If you’ve ever looked into buying a ‘whole home’ mesh WiFi system, there’s something quite striking about the reviews. Regardless of the manufacturer, they will most likely score either 5 stars or 1 star. There’s not a lot in the middle ground. So why is this?
Mesh WiFi’s love/hate reviews
It’s not unusual to have good and bad reviews. One man’s meat is, after all, another man’s poison. However reviews of off-the-shelf DIY mesh WiFi solutions seem particularly polarised.
D-Link’s COVR mesh WiFi system, for example, goes from 5 star “Used to have terrible coverage, Covr fixed it for me.” to 1 star “Did not work”:
And Google’s whole home mesh WiFi goes from the 5 star “wow”, “fantastic”, “it just works” to the 1 star “poor”, “slow” and “not much coverage”:
And it’s a similar picture for other manufacturers’ products – BT, Netgear, TP-Link, et al.
So who’s got it right?
Well, actually, both.
The reason why mesh WiFi gets such ‘Marmite’ – love or hate – reviews is that it generally either works or it doesn’t. There isn’t much of a middle ground.
This is reflected in a lot of complaints we hear from customers about their WiFi, prior to installing one of our solutions. They read a lot of 4 star+ reviews that persuaded them to buy WiFi boosting products which then didn’t work for them.
Do polarised mesh WiFi reviews highlight a wider problem?
Probably, yes. And that’s unrealistically raising consumer expectation.
Firstly the expectation that something that works for some people will work for all.
And secondly, because some big companies are making big promises. This includes ‘guaranteed’ WiFi and ‘intelligent’ WiFi which are now being marketed widely.
Why does this matter?
Because in effect, there’s no such thing as a WiFi guarantee from an ‘off the shelf’ product.
What works for some might not work for others. And there are so many factors that influence user experience, there’s no universal ‘silver bullet’ solution.
As a result, you and your neighbour could buy exactly the same mesh WiFi system but get entirely different results. (Unless your houses were built at exactly the same time from precisely the same materials and the house contents, fixtures and fittings are identical.)
Shining a light on differing mesh WiFi coverage reviews
A simple analogy would be to think of WiFi coverage like shining a light through a curtain. You might think the stronger the light, the more of it gets through the curtain. Which is certainly true to a point.
However, what about the colour and thickness of the curtain material? That would also influence light penetration. And what if it’s a blackout curtain? That would stop the light completely.
It’s a similar story with WiFi. Different thicknesses of walls and different materials within a home can influence WiFi penetration. And some materials will block a signal completely.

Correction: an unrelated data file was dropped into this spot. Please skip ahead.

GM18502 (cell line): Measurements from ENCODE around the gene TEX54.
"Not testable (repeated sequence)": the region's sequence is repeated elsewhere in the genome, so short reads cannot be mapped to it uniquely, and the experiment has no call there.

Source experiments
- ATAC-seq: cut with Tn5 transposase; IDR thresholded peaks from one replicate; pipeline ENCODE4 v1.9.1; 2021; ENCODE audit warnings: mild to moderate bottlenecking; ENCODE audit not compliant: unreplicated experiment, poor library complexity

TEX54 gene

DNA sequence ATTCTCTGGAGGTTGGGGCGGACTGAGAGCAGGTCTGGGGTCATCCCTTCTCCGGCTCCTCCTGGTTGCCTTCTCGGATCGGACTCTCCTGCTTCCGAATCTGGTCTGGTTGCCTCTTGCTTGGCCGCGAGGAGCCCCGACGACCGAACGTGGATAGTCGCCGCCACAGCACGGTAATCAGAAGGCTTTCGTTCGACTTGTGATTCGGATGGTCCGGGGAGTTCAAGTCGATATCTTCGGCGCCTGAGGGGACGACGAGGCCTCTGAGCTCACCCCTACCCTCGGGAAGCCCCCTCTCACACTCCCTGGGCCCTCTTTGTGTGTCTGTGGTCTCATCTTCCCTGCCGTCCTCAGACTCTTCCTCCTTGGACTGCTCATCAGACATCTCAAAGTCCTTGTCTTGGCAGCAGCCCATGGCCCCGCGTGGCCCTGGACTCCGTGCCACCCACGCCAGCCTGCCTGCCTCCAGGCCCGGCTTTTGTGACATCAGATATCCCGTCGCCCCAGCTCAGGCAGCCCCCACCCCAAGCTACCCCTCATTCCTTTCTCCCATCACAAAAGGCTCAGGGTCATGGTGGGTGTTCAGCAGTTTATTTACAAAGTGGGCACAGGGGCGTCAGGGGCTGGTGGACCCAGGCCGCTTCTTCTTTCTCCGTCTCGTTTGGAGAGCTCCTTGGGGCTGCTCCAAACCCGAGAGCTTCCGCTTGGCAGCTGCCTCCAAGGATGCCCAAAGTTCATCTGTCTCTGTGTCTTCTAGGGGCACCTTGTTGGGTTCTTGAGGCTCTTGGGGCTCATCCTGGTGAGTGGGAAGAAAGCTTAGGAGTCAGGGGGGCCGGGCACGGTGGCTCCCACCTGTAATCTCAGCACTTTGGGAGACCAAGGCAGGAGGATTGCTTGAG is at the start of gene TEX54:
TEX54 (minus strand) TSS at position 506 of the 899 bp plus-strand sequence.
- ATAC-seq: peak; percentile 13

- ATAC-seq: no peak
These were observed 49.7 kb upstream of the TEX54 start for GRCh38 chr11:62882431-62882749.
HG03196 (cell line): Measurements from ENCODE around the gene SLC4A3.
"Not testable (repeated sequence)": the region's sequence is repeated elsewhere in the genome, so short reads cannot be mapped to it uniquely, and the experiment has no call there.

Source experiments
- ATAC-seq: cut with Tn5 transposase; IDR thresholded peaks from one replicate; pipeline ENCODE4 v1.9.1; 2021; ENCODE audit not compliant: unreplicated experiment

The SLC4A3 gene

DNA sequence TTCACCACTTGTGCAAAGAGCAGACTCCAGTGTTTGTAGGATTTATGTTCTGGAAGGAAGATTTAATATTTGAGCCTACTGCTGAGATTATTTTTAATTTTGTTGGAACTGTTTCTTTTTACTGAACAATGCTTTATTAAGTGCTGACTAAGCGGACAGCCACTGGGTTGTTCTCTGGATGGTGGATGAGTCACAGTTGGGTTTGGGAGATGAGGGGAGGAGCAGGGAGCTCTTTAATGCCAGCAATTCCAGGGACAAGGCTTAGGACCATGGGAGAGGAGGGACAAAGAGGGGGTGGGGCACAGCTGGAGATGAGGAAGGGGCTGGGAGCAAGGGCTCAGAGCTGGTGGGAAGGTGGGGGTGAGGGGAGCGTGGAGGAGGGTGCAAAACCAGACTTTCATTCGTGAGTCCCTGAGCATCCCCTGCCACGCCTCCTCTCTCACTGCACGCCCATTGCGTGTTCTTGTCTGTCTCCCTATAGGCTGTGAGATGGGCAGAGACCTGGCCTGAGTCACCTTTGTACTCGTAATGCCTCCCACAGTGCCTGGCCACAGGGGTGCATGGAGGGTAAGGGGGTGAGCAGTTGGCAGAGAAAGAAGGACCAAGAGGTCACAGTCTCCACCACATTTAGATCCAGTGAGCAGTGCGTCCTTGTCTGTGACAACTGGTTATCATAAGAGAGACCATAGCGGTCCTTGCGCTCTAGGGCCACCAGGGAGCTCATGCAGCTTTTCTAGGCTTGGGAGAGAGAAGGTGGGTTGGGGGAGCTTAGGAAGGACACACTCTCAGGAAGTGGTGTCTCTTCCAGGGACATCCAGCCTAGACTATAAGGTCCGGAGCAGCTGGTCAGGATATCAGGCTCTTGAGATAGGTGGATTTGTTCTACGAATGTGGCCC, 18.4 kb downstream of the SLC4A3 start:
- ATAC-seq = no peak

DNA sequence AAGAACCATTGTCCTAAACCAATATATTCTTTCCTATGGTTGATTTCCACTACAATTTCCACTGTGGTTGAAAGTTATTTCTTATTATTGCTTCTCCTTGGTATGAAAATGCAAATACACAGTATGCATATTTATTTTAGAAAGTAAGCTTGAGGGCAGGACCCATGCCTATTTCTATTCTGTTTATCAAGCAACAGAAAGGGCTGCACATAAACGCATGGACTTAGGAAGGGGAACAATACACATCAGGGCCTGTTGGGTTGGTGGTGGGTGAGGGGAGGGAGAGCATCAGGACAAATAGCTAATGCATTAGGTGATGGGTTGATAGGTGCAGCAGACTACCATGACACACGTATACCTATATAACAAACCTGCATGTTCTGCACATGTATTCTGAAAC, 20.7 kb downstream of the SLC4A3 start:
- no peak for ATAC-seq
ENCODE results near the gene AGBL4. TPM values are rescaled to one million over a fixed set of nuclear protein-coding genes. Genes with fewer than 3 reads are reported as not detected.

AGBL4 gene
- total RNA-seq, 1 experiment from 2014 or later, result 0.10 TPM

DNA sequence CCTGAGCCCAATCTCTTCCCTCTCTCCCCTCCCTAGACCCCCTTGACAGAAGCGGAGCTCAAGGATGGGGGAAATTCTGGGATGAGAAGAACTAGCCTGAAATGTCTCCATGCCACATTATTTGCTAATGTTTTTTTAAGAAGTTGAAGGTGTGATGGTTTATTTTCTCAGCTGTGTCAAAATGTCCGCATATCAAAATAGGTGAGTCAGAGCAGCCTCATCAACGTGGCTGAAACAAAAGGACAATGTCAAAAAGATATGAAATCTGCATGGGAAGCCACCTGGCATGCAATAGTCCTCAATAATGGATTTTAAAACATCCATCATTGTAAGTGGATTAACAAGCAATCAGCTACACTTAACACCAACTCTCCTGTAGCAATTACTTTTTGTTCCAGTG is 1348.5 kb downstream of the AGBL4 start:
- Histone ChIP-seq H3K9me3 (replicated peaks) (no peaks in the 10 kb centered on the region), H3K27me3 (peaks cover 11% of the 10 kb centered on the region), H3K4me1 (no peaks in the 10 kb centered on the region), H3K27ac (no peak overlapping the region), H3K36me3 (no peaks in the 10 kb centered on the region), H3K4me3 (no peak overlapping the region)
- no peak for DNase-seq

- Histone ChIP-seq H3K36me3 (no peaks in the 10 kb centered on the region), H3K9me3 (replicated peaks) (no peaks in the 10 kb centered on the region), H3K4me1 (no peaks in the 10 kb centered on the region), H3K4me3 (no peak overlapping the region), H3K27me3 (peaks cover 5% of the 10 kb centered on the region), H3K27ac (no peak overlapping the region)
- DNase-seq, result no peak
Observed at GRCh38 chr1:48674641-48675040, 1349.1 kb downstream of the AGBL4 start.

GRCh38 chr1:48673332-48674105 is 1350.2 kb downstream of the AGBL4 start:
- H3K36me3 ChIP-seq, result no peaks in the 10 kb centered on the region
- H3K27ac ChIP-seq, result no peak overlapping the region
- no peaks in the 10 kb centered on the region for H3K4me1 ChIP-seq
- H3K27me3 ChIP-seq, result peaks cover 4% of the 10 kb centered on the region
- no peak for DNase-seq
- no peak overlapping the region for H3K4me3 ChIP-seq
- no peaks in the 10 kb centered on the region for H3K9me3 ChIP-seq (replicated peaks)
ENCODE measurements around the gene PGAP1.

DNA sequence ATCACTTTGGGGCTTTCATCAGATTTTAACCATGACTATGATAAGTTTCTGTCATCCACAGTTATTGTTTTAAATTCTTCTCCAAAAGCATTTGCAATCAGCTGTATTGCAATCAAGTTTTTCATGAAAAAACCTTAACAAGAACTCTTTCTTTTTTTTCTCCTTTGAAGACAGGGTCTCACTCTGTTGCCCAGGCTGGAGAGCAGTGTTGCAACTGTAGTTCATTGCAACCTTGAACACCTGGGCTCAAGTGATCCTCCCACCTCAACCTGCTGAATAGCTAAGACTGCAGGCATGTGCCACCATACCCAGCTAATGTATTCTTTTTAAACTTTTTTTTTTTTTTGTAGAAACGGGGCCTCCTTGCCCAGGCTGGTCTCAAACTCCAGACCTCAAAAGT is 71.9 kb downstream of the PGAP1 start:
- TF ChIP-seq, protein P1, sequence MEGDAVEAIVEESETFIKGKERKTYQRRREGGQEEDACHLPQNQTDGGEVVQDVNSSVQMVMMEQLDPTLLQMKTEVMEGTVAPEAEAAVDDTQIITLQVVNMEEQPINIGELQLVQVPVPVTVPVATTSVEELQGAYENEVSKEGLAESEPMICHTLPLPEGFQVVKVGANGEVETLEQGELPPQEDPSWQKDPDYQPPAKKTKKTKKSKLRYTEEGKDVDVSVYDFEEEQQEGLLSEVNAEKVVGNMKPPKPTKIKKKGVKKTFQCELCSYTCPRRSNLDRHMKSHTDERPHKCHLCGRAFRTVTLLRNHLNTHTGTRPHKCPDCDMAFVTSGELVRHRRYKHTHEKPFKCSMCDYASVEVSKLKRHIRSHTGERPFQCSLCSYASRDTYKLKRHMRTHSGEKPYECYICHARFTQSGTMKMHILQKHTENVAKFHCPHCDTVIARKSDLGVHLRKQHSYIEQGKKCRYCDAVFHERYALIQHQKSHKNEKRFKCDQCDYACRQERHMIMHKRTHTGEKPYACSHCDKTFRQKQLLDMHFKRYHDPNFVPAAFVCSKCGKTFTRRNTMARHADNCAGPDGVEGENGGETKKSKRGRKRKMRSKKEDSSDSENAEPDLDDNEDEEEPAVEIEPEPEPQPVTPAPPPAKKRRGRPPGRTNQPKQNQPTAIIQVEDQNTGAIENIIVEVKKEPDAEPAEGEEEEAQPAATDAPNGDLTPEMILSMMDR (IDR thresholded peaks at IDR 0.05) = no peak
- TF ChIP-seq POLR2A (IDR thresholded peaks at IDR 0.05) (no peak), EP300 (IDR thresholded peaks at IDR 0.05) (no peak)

For example in old buildings, the block work used tends to be very thick and/or very dense. Not very WiFi friendly.
Modern buildings, on the other hand, tend to have different problems. These include reinforced concrete floors – a double whammy of dense concrete and metal reinforcement. Both of which block WiFi. There’s also the increasingly popular electric underfloor heating. Effectively a metal net catching your WiFi signal.
Manufacturers can produce the best mesh WiFi devices in the world. However when they come up against the equivalent of a blackout curtain it still won’t penetrate.
On top of that, there’s a multitude of other environmental factors that can interfere with a WiFi signal.
What’s the solution?
One size will never fit all. So the manufacturers, for the most part, have done a pretty decent job of ‘one size that will hopefully fit most’.
But they tend to include a *get out of jail free card disclaimer in their advertising for the customers for which their solution won’t work.
Or, perhaps more cynically, try to sell you more devices to fix the inevitable weak signal ares.
Don’t forget, they have a vested interest in you buying more of their devices. However, be aware that as well as leaving you out of pocket, more devices could actually cause problems with interference from ground noise caused by over-saturation of WiFi signals.
Tailored WiFi solutions with hard-wired access points are the only way to achieve consistently reliable results.
By all means try a mesh package, they work very well for some. But make sure you can return it and get a refund if you’re one of the unlucky ones for whom it doesn’t.
No matter how good the reviews are, there is no mesh WiFi system that will work for everyone.
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